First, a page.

At number 20 in our year-end construction countdown is the 21-story mixed-use tower in Streeterville known as The Saint Grand. Formerly the site of a parking garage that was demolished this year, this project at 535 N St Clair Street is being developed by Mavrek Development. The 238-foot-tall structure will blend office space and 248 apartment units atop 7,855 square feet of commercial space.
The Class A offices located within the top two floors of the podium are equipped to provide a modern and comprehensive working environment. These inspiring workspaces boast integrated technology systems alongside advanced hygiene measures including cutting-edge ventilation systems.
Residents at this location will have access to a yoga studio, a lounge area with entertainment options, and a co-working space. There is also a dog run and a rooftop pool deck to cap the building.
The residential building will feature fifteen floors of residences, spanning from studios up to two-bedroom residences. For this project, the firm NORR has served as architect and has designed a dark metal and glass facade.
There will be 106 parking spaces along with storage for 102 bikes. In addition, residents will have bus access to CTA Routes 2, 3, 26, 66, 120, 121 143 136, and 147 all within a three-minute walk. There will also be Red Line service at Grand station via a six-minute walk west.
Excitingly, Lendlease is set to launch the office space for occupancy in the third quarter of 2023, while residences will be ready by early 2024.
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But so is Streeterville. 🙂
Very boring. A building like Gang’s Solstice would be perfect for a location/scale such as this. It’s the best of both worlds between “eye-popping” for the critics, and fitting in with its surroundings as well as engaging nicely with pedestrians.
The false dichotomy of function vs.form is a tired idea. Both concepts are possible.
I like it.
Not every new building needs to be exciting, to stand out, and blow the critics minds.
More often than not, it is more than enough that the project fits into its surrounding, reflect the spirit of the city and neighborhood.
This building in my opinion has accomplished that and I think it’s eye-pleasing.
I couldn’t agree more. Replacing parking ramps with perfectly well designed buildings that do what they are supposed to do without insisting that everyone look how brilliant the architect/developer is results in an environment that is functional for pedestrians. Get a bunch of buildings like this together and a neighborhood breaks out.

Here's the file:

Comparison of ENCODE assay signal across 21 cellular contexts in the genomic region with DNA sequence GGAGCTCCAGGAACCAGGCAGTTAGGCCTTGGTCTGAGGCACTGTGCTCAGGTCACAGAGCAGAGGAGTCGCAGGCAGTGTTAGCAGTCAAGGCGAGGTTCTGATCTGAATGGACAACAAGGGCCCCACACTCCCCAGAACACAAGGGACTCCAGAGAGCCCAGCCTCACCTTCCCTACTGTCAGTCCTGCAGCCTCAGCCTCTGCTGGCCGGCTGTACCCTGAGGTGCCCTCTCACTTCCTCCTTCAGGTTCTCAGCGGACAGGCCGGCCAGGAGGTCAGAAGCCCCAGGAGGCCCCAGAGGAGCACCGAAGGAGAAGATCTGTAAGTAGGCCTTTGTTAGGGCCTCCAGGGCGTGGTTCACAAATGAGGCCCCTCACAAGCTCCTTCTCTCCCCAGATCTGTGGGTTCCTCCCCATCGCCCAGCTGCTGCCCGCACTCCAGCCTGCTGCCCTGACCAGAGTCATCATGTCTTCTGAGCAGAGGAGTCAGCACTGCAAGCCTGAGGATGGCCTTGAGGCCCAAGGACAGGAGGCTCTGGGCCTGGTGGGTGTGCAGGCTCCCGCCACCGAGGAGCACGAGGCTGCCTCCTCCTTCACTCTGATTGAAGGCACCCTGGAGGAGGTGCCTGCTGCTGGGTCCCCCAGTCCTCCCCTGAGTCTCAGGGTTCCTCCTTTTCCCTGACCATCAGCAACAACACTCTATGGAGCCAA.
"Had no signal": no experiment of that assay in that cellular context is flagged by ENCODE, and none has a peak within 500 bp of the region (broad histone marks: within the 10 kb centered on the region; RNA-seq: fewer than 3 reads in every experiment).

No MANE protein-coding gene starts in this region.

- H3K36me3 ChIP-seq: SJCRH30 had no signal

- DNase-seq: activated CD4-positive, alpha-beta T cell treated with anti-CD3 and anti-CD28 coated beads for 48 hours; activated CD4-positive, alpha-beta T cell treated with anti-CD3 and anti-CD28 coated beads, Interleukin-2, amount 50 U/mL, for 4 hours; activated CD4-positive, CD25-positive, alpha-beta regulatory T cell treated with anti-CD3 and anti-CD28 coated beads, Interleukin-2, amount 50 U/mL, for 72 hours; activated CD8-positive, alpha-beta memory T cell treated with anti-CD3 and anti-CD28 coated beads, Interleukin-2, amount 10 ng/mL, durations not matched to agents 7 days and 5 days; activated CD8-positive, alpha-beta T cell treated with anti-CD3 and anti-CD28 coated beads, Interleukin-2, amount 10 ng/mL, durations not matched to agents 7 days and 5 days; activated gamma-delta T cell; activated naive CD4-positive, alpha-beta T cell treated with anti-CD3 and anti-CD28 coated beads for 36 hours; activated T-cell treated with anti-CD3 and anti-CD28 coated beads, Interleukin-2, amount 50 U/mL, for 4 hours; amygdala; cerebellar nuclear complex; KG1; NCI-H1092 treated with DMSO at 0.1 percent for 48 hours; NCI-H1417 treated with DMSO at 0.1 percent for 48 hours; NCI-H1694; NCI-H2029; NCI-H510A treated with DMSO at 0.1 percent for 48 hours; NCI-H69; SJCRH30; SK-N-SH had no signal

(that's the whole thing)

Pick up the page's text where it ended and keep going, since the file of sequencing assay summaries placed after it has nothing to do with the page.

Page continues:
If you want an idea of what I mean, check out West Loop and how tons of new buildings are adding “mews” and “activated plazas” with artwork and areas to relax. This whole neighborhood is hulking impenetrable boxes nobody can go in without a key card.
It could have more features, but “mews” and “activated plazas” are not requirements for a good building. And, because we live in a capitalistic society, for better or worse, the property values in Streeterville ensure that direct income generating space will predominate. Building in the West Loop is done under a different set of circumstances that building in Streeterville. Not my idea of utopia, but that’s what exists. Also, as for key cards and restricted access – that is what rich people want and do. From what I have seen in both the city and suburbs, The wealthy are often pretty boring.
If that were the only considered factor (capitalistic society) driving this building towards low cost, boring, minimum possible while charging maximums rents, there’d be little to no space dedicated to car parking and a lot more dedicated to living/retail (i.e. active) uses. The fact that it has so much while being in such a rich transit environment strongly suggests that this building is the logical outcome of weird zoning laws mixed with as much capitalism as is possible.
I agree with your premise that not every building needs to be aesthetically ground-breaking. It is much better than the tired garage it’s replacing, but we need to fix our zoning laws so that new boring buildings automatically do serve the pedestrian well – this does not.
It’s not about exterior designs, it’s about purpose and experience. I really think they could have done more placemaking. More landscaping, a plaza, activated pedestrian walk. Not everything needs to cut the entire block off to interesting pedestrian traffic.
Agree with street-level enhancements but glad to see the black industrial look popping up in Streeterville. Will help break up the bland glass facades and RN beige from many angles, just wish it were taller.
Chicago is slacking on size of they’re new buildings. Whoever is in charge of height requirements in the city is making Chicago look small.
I disagree, there’s far more to a city than just having all super tall buildings. Eliminating the need to own and use a car with a great pedestrian experience should be far more of a priority. Mixed-heights exist in all of the most skyscraper-centric mega cities of this world.
There’s entirely too much land available in Chicago for developers to need to go vertical to maximize profits like Manhattan.
Once all these lots and vacant fields are developed then we’ll reach a place where they’ll need to purchase old skyscrapers in prime locations at a premium and the replacement towers would need to be a considerable height to justify the investment.
Right now they can buy land relatively cheaply, build a modest glass box and flip it quickly or hang on to it, charge top market prices per square foot for little risk and make large profits while moving on to the next project. High quality supertalls will probably come from independent visionary type people with foreign backing looking to make a name rather than a REIT.
This is so true!